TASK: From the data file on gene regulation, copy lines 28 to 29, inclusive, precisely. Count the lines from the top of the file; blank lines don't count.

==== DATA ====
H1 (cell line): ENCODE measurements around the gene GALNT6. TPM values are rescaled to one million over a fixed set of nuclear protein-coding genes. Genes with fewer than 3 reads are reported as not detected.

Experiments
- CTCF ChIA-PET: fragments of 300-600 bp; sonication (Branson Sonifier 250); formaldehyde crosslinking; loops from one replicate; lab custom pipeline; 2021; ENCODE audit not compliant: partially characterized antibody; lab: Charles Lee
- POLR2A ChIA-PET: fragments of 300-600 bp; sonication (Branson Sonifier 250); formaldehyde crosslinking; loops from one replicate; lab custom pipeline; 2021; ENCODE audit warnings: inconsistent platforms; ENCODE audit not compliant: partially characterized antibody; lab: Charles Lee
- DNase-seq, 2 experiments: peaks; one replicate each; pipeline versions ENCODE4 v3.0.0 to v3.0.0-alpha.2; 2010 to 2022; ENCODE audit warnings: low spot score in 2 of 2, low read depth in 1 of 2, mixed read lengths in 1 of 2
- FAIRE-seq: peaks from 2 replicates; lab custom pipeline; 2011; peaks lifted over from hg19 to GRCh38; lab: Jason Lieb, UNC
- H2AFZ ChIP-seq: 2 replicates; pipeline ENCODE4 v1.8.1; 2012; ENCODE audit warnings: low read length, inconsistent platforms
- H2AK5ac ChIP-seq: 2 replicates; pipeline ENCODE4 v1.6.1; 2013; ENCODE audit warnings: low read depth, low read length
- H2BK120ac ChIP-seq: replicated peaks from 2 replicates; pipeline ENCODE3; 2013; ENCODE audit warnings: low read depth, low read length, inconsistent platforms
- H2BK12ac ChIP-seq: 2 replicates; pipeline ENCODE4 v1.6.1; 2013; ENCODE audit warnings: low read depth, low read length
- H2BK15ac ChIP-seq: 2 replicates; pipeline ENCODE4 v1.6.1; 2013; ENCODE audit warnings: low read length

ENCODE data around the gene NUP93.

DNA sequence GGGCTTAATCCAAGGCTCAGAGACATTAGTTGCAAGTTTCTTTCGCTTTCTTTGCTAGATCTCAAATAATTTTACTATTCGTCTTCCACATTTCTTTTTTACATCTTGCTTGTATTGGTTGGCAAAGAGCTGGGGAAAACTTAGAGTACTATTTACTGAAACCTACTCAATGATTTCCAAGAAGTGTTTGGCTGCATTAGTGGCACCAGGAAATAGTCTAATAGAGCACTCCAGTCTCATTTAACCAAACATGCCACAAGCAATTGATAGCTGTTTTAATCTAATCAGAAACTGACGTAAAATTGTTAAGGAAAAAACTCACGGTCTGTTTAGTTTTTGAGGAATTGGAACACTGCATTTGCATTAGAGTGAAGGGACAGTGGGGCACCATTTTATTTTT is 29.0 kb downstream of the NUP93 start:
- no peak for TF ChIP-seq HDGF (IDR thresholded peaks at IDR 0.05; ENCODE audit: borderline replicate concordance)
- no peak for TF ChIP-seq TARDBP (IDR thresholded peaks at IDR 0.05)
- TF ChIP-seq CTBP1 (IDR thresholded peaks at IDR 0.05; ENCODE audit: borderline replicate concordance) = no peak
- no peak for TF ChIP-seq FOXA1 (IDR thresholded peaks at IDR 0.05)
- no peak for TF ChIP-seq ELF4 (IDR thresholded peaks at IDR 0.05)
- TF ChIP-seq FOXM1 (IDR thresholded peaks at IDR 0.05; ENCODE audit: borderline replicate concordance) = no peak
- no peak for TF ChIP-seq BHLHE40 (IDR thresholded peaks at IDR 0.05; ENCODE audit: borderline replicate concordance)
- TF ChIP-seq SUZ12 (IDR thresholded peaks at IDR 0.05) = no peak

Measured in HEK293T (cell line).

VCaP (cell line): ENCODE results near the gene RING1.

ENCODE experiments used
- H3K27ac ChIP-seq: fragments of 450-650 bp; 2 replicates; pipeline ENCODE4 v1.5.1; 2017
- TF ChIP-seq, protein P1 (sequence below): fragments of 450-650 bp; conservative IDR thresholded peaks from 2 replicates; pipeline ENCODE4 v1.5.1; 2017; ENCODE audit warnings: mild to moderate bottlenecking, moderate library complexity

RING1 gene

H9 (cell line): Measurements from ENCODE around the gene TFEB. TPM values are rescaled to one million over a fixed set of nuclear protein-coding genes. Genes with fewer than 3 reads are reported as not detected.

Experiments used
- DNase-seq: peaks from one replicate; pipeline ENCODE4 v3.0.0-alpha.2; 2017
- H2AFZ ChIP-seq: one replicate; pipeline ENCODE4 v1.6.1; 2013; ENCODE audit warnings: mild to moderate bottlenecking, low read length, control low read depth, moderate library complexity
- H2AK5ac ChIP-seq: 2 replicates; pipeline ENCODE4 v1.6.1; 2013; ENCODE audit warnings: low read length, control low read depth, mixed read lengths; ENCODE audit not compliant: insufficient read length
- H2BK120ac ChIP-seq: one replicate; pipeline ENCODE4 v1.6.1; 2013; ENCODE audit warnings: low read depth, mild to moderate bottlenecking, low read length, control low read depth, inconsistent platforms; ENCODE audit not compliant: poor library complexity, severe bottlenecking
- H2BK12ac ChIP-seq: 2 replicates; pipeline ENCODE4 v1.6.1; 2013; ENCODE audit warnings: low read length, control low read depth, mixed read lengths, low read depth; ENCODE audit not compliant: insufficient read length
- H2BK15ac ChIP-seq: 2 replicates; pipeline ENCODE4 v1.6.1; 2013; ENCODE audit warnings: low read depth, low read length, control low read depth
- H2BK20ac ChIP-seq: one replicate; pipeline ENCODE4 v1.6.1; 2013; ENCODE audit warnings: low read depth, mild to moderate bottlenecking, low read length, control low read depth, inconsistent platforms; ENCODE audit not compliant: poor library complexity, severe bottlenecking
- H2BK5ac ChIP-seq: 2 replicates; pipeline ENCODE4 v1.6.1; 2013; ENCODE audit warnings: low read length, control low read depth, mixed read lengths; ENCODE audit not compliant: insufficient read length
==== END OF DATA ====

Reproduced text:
H9 (cell line): Measurements from ENCODE around the gene TFEB. TPM values are rescaled to one million over a fixed set of nuclear protein-coding genes. Genes with fewer than 3 reads are reported as not detected.

Experiments used